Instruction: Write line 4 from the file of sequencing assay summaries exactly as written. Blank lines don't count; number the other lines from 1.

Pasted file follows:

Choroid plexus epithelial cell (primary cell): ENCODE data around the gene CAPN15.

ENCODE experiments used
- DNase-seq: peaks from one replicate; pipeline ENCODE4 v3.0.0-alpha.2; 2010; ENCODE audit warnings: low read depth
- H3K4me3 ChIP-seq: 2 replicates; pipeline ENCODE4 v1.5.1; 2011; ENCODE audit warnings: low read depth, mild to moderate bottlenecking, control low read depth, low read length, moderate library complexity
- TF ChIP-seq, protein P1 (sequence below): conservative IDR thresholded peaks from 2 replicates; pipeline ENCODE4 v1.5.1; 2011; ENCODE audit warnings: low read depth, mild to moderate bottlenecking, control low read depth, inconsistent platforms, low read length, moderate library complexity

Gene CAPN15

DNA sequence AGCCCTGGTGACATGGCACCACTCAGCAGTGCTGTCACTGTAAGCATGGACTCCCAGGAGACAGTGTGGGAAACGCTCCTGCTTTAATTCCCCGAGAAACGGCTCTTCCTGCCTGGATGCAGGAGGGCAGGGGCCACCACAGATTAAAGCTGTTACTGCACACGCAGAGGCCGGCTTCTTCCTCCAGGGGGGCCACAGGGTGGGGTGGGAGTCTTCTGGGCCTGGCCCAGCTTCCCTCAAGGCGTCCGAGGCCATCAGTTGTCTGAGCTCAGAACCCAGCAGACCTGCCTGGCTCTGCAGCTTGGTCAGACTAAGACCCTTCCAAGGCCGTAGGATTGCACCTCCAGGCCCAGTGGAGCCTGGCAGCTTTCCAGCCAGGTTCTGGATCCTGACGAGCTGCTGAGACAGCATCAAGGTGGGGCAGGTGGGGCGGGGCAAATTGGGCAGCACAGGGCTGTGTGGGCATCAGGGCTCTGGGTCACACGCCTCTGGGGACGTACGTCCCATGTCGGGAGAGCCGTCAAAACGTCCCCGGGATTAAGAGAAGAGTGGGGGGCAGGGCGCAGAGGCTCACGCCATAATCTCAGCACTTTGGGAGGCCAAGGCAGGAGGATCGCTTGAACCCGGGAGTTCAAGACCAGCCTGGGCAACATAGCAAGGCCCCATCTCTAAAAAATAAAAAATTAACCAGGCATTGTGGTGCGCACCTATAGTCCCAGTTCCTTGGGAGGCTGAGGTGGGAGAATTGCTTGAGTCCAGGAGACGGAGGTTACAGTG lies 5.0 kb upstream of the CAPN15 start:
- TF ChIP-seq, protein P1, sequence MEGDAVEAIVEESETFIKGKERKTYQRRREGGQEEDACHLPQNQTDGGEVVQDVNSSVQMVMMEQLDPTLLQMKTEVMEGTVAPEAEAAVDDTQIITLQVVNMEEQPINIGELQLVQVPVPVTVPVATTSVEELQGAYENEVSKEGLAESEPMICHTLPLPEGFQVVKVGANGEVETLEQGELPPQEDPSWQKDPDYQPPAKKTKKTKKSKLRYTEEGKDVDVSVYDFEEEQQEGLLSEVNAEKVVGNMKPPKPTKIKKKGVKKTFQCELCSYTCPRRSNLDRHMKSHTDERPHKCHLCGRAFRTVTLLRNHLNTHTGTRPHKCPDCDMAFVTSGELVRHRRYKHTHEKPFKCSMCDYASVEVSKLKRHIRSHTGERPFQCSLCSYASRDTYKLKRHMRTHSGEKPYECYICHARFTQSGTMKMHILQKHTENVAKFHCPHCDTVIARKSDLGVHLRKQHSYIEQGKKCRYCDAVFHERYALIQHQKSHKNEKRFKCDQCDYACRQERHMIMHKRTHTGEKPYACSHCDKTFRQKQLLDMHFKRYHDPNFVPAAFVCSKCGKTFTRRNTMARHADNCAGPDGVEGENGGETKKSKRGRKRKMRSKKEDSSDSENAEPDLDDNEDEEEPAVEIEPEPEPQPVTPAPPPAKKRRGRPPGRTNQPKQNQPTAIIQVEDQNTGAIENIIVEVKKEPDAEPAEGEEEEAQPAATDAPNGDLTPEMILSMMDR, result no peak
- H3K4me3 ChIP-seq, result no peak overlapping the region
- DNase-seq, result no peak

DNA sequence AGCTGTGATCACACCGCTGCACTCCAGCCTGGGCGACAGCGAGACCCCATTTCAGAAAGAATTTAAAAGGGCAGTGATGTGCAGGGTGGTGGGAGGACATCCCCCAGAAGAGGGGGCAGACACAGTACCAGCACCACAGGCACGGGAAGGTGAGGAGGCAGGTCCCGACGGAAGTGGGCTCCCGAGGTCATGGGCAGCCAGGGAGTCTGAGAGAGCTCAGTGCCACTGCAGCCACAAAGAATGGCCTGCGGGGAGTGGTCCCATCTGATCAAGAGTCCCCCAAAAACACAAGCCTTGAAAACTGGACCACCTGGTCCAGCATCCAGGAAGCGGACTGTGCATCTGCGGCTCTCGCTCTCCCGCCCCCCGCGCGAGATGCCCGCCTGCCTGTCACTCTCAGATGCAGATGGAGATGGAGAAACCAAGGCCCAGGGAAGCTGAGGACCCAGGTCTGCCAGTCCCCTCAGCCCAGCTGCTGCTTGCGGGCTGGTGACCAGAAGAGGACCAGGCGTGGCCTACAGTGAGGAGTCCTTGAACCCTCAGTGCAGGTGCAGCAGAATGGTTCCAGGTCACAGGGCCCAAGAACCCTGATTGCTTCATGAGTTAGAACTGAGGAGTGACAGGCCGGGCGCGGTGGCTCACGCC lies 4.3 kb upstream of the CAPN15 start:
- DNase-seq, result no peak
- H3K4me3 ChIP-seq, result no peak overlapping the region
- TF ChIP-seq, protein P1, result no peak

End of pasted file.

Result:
- H3K4me3 ChIP-seq: 2 replicates; pipeline ENCODE4 v1.5.1; 2011; ENCODE audit warnings: low read depth, mild to moderate bottlenecking, control low read depth, low read length, moderate library complexity